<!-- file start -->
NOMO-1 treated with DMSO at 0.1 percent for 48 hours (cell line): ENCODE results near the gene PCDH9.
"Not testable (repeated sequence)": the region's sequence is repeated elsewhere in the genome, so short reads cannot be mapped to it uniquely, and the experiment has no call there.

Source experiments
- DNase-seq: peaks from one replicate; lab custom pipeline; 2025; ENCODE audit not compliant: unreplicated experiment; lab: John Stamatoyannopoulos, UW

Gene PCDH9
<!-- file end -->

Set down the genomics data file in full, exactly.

NOMO-1 treated with DMSO at 0.1 percent for 48 hours (cell line): ENCODE results near the gene PCDH9.
"Not testable (repeated sequence)": the region's sequence is repeated elsewhere in the genome, so short reads cannot be mapped to it uniquely, and the experiment has no call there.

Source experiments
- DNase-seq: peaks from one replicate; lab custom pipeline; 2025; ENCODE audit not compliant: unreplicated experiment; lab: John Stamatoyannopoulos, UW

Gene PCDH9